So, you hired an entry-level college grad with no experience in the field.  So, what’s next? When you hire someone without experience you ought to ask the following questions:  When does, the new hire begin to add value to the organization?  How do you develop the new hire?  When do you begin seeing a return of investment in the new hire?

Entry-level candidates can be a drain of resources for some companies, not so much for other companies, but without a plan you can waste and through resources away.  This article will be about a path to ensure progress and value creation in your new hires.

Technical Skills, Communication and Measuring:

With any entry-level grad, you have bag of skills and abilities, some are refined and some are unrefined, an assessment of the new hire’s skills and abilities should begin day one.  After welcoming the new hire, communicate the expected tasks and basic progression for their first 30 days. Keep notes, and have them keep notes. Give them simple tasks with time constraints. Grade the candidate on the time taken to complete the task against both the difficulty of the task and accuracy of the result.  An easy formula to consider would be a simple five-point scale assessment, later you can apply a more accurate scoring and testing given the quantifiability of the tasks.

(At the beginning, the system would be a bit ad hoc or arbitrary with the judgements, over time you can collect data on the tasks and analyze them against other new hires to create a bell curve of sorts.)

After a few tasks or at the end of the first day, sit down with the new hire for 30 minutes and reflect and consult with the new hire.  This isn’t a time to share your assessment with the candidate yet.  Allow them to do their own self-assessment, their own mood, how they thought it went, and how difficult or easy the day or tasks were.  Hold off on judgements in the beginning, just record and reflect with the new hire.  The first five days will be a bit more hands-on approach with scheduled times to discuss their days and perceived progress.  Give them a daily tracking of activities sheet for them to fill out, marking tasks completed and the time given and completed collect these reports daily.  After the first five days, follow up weekly for the first 30 days.  (If you want an excel sheet for tracking, please feel free to contact me for one.)

Teams and Buddy systems

For an entry-level new hire, support is crucial.  It is imperative to develop great teams.  Teams can be of various sizes and scopes; however, they can be teams created across departments as well. Attach the new member to an employee that has been working with the company for one to three years as a “buddy”.  That employee will be the new hire’s guide.  With that “buddy” and new hire have a team lead someone that oversees and guides both the new hire and the “buddy”.  The minimum size team would be three following this structure.  As in the prior section, assess the team in the same way as the new hire, keeping in mind for an assessment to be useful it should be quantifiable.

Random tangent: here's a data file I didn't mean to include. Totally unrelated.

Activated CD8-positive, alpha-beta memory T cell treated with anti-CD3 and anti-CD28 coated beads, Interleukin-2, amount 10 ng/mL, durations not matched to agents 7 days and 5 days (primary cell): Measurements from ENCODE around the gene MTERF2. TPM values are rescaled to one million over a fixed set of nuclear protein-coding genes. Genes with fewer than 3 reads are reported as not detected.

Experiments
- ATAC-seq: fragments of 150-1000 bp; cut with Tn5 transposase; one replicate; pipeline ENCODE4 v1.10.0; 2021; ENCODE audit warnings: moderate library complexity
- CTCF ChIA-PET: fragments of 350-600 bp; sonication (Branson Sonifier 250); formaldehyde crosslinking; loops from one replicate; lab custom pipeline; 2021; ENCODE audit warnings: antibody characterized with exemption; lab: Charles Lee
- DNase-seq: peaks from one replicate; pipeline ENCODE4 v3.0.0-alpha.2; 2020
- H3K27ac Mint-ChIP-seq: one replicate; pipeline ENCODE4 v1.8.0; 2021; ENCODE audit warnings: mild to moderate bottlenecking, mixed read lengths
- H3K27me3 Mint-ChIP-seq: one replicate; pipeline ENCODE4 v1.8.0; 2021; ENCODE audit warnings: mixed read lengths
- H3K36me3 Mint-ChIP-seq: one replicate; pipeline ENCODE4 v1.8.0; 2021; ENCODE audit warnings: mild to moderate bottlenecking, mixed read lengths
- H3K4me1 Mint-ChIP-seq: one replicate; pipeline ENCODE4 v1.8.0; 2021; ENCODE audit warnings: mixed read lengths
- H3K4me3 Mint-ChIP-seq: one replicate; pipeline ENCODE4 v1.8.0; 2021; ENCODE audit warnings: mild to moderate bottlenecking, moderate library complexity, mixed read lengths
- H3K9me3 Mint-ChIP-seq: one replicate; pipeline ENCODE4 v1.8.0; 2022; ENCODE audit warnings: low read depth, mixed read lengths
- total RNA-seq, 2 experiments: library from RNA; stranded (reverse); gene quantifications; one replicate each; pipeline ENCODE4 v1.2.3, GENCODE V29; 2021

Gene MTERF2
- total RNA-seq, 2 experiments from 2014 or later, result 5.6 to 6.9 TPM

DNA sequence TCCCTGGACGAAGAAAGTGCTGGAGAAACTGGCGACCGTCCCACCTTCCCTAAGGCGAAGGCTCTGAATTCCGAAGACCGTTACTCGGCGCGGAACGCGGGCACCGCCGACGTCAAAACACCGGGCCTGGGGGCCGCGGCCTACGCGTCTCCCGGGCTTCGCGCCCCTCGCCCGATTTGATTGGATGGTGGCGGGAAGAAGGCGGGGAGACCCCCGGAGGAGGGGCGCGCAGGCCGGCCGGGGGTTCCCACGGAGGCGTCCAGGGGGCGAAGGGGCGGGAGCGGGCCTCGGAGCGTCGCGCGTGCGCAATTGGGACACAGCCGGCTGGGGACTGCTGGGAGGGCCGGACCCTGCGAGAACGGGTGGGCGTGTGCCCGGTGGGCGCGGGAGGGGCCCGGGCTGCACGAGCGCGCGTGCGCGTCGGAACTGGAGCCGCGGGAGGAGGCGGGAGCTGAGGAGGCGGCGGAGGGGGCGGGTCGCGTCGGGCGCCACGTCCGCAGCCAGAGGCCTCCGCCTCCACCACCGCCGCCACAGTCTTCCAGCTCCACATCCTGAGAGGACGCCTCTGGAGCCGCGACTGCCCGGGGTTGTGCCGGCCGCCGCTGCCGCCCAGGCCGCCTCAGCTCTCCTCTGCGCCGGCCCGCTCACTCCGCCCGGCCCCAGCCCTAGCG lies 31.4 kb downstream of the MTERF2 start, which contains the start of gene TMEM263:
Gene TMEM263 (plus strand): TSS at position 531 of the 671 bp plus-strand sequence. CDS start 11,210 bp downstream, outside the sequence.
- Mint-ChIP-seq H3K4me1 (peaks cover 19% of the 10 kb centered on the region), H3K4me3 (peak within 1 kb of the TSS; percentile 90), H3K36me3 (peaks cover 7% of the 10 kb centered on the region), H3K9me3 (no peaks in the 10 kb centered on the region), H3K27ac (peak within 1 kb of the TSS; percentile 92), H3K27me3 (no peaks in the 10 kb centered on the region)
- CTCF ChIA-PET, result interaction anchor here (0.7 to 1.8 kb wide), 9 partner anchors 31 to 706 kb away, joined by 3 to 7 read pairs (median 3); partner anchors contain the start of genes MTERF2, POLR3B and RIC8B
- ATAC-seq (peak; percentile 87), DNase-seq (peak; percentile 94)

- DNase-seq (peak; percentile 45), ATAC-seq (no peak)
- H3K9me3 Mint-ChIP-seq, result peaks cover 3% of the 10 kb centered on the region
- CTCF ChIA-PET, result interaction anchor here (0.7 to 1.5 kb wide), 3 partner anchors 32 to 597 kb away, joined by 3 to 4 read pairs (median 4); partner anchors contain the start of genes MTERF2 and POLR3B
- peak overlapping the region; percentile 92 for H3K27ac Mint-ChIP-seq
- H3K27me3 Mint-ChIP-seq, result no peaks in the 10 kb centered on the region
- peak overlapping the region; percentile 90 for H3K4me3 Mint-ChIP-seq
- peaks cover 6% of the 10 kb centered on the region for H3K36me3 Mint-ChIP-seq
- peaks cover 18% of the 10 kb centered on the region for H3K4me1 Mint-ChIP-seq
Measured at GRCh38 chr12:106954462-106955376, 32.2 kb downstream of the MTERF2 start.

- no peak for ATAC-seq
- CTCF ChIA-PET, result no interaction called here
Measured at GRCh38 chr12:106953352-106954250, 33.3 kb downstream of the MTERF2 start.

Teams and buddy systems help with fostering interpersonal communication skills and a great feedback loop for new hires.  It also assists in creating opportunities for employees to and develop leadership skills and improve performance.  For the new hire, it will be an opportunity to demonstrate skills, develop skills and refine technical skills.  At the end of the first month, with the team and buddy system, the new hire should have a general grasp of their current role with the company, the path and progression of their career with the company, and a general sense of what needs to be learned and developed in the future.

Candidate Analysis

At the end of the first thirty days, you should have a good idea about the capabilities, strengths, and weaknesses of the new hire.  You should also know, the new hire’s ability to work in groups, ability to learn, technical ability, and general idea if they will succeed or fail.  It will help identify what items the new hire will need to improve and what items they should learn next.  It also helps you discover the new hires, personal qualities and personality.

By quantifying the experience of the new hire, you will objective data for the assessment.  You can tally and score the results over the first thirty days and compare them against other new hires.  You can make judgements about their development and progress.  Those new hires that score very low in the first thirty days could be an indicator to letting them go and cut your losses.  Someone scoring very high, could be someone you could steer towards a more challenging and rewarding path.

The more quantifiable the tasks and duties of a career the better the reliability of the analysis.  Most duties and day to day operations can be quantifiable.  Be it a dog kennel, gas station attendant, accountant at a big four firm, a production worker at an automotive manufacturing plant, there are always specific key tasks related to the roles of employees that can be quantified.  Properly tracking and quantifying the data points is the most crucial aspect.  I will write more on this subject later, specifically on quantifying tasks and results.

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